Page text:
Above: Chicken sandwiches, including ones that “pack a punch,” remain a hot food trend.
By Pam George
The culinary arts have a lot in common with design and fashion. As pop culture changes, certain dishes become more popular. Chefs embrace new ingredients or find innovative ways to invigorate the old.
Here is what’s trending for 2023 in Delaware.
Admittedly, chicken sandwiches are nothing new. Consider that the first Chick-fil-A restaurant opened in 1967. Initially, customers couldn’t fathom eating fried chicken without a bone, founder S. Truitt Cathy told me for a trade magazine article. But by cooking a de-boned chicken breast in a pressure fryer, he cut the cooking time in half, he explained. His secret recipe also includes 20 different seasonings. Competitors caught on, and like Cathy, they realized that a chicken sandwich offered an advantage — it’s tasty hot or cold.
Despite its familiarity, the chicken sandwich is a top trend, according to the 17th annual What’s Hot survey, a collaboration between the National Restaurant Association, the American Culinary Federation and Technomic. Credit the popularity of Nashville hot chicken, which is marinated in seasonings and covered in a cayenne pepper sauce or paste. A little honey can offset the spice.
If you want to test your tolerance, try Fuku’s spicy chicken “sando,” available in The Chancery Market Food Hall at 1313 Market Street in Wilmington. The kick comes from a habanero brine and “Fuku mayo.” I, for one, can attest that the sandwich packs the heat.
Ethnic Sandwiches & Flatbreads
KatiRoll Wala also opened in The Chancery Market, and this newcomer to Delaware focuses on kati rolls, a street food in Kolkata, West Bengal, in India. Like a gyro, a flatbread wraps a filling, typically cheese, chicken or egg.
The sandwich is not the other global street treat that’s catching on. Many Delaware diners are familiar with falafel, which you can eat alone or as a sandwich. The main ingredient is chickpeas or fava beans, which makes it appealing to vegetarians.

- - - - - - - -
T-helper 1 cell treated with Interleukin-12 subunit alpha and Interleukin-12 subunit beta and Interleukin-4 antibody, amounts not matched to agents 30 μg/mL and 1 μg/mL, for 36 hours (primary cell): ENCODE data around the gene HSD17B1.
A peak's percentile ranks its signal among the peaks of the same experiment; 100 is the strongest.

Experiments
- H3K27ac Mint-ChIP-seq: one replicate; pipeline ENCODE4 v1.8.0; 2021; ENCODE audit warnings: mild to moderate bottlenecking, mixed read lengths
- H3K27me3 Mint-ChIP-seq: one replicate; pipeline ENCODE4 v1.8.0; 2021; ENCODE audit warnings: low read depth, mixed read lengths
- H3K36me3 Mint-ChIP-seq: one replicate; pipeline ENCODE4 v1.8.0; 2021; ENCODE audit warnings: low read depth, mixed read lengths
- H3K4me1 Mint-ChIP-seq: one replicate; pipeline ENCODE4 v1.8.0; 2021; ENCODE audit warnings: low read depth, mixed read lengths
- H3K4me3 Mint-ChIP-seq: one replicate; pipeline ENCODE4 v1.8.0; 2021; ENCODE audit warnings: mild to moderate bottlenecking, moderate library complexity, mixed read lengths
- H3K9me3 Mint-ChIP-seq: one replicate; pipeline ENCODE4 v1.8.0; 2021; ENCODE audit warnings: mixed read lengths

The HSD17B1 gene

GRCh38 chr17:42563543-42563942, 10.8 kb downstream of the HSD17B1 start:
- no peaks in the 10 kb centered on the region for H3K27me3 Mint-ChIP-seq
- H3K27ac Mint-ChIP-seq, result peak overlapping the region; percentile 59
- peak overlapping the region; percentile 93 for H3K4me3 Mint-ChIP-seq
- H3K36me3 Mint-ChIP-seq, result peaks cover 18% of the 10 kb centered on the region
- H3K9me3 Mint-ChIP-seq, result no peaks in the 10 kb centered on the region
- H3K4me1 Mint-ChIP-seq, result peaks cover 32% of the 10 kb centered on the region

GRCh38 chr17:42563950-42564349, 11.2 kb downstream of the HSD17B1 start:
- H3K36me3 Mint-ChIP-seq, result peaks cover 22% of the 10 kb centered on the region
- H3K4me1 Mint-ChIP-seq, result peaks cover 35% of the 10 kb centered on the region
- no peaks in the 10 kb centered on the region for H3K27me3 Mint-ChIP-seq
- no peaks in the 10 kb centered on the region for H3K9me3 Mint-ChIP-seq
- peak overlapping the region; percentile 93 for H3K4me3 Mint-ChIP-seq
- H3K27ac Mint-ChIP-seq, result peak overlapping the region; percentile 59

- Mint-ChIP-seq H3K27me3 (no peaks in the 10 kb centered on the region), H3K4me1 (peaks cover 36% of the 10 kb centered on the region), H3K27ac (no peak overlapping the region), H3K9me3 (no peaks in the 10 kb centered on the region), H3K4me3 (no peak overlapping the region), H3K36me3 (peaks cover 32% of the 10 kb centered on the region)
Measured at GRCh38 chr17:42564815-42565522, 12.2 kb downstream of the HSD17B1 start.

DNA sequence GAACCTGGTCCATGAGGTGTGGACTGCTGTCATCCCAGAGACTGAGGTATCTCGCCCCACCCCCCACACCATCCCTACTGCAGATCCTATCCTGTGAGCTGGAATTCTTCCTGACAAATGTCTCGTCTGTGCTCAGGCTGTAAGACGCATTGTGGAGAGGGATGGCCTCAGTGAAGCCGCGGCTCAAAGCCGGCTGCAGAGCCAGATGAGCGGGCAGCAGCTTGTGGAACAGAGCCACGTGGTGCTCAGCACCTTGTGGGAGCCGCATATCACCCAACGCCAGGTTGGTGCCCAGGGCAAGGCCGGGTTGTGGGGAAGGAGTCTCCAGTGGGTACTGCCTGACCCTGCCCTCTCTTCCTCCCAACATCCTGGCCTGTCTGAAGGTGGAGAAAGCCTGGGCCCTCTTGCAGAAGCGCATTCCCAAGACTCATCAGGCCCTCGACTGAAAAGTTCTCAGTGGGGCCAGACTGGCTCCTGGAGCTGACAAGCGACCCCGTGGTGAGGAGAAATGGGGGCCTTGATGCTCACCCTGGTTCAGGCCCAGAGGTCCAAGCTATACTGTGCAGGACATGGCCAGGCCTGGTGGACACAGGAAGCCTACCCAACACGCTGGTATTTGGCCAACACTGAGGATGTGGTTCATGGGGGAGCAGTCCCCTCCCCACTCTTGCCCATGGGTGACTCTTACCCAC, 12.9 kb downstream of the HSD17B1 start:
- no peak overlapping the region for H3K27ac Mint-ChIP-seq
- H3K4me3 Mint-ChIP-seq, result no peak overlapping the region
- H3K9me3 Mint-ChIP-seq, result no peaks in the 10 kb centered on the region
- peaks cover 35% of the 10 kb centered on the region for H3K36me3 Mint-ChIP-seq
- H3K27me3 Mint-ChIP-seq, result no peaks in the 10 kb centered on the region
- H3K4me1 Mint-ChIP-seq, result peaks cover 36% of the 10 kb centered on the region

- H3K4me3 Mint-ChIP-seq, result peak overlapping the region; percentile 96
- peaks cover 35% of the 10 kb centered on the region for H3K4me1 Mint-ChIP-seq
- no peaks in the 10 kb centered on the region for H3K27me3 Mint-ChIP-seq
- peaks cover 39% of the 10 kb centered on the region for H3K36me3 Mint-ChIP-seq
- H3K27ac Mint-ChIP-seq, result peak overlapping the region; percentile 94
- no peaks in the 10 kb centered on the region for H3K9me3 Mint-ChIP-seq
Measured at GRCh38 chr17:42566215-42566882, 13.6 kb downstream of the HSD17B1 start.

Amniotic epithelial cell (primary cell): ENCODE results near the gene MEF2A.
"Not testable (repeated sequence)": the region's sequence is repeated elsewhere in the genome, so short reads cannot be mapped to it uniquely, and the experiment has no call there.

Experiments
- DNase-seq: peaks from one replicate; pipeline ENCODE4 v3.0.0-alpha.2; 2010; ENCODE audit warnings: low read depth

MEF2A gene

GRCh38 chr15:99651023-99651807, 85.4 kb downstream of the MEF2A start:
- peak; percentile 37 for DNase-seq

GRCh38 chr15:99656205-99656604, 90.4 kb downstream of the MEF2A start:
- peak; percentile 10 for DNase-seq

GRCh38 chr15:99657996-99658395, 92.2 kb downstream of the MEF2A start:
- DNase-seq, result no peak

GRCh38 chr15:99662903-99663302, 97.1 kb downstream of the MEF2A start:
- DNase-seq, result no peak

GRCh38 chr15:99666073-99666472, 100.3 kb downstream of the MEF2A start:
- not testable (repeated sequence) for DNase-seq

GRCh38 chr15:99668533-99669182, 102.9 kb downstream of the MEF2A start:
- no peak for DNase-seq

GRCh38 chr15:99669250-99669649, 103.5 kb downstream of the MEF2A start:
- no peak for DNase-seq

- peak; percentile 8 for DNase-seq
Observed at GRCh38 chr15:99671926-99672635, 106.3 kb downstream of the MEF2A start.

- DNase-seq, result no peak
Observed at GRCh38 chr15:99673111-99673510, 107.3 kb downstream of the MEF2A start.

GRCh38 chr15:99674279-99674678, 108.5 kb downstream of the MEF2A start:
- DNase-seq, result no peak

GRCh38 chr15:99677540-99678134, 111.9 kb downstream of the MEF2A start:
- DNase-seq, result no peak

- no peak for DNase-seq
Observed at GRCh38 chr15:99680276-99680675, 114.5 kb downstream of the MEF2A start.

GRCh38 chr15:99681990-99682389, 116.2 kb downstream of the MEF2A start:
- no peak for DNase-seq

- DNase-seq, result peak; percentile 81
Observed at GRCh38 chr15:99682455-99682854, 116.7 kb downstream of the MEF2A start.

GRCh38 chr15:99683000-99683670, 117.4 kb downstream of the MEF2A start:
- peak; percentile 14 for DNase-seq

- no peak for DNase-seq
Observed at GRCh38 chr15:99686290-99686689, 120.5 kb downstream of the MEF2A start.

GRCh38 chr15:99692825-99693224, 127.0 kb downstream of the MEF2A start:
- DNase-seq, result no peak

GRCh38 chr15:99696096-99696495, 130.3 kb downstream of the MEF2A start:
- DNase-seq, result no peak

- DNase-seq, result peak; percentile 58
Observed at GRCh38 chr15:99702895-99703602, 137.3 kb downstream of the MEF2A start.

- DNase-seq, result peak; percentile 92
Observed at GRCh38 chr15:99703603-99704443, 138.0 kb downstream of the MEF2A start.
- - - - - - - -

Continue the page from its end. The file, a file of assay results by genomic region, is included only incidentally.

You can find falafels at Home Grown Café in Newark, where the fried orbs arrive on grilled pita with alfalfa sprouts, lettuce, tahini and a salsa made with tomatoes, cucumber, onion and parsley.
Reuben Dhanawade has been wowing adventurous eaters with the Indian-inspired sandwiches he’s offered at Wilmington popups. (You may remember that Dhanawade appeared on Food Network’s Chopped: Desperately Seeking Sous Chef last year.)
Since then, he’s teamed up with Nick Vouras of Nick’s Pizza to offer some creative fare. Last month, for instance, he sold the Aloo Tiki Sammy: a crispy potato patty with shredded lettuce, tomato, red onion and mango achaar mayo on a potato roll. “It’s inspired by a menu item at an Indian McDonald’s,” he explains.
Caribbean and Southeast Asian Flavors
Indian, Middle Eastern and Japanese foods are no longer a rarity in Delaware. Nationally, Caribbean dishes are coming on strong. The cuisine is a melting pot of Latin and African foods, and flavor profiles feature sweet ingredients (sweet potato and squash), fruit (tamarind), fragrant spices (allspice and nutmeg) and peppers.
At D & H Jamaican Cuisine in Newark, selections include jerk chicken and pork, oxtail stewed in brown gravy, curry goat and chicken and roti, a wrap-style sandwich. Incidentally, the roti has East Indian roots; contract laborers from India brought the flour wrap to the islands in the mid-1800s.
According to the What’s Hot survey, Southeast Asian flavors are also hot for 2023. Diners accustomed to Vietnamese fare may want to try Singaporean or Philippine cuisine. The former is harder to find in Delaware. But for the latter, try OMY Smoked BBQ in Concord Mall, which has several different flavors of silog. The national dish is typically made with garlic fried rice and an egg with optional meats. The restaurant also serves adobo, commonly made with pork or chicken simmered in vinegar, soy sauce, garlic, black pepper, and bay leaves.
BBQ Is Big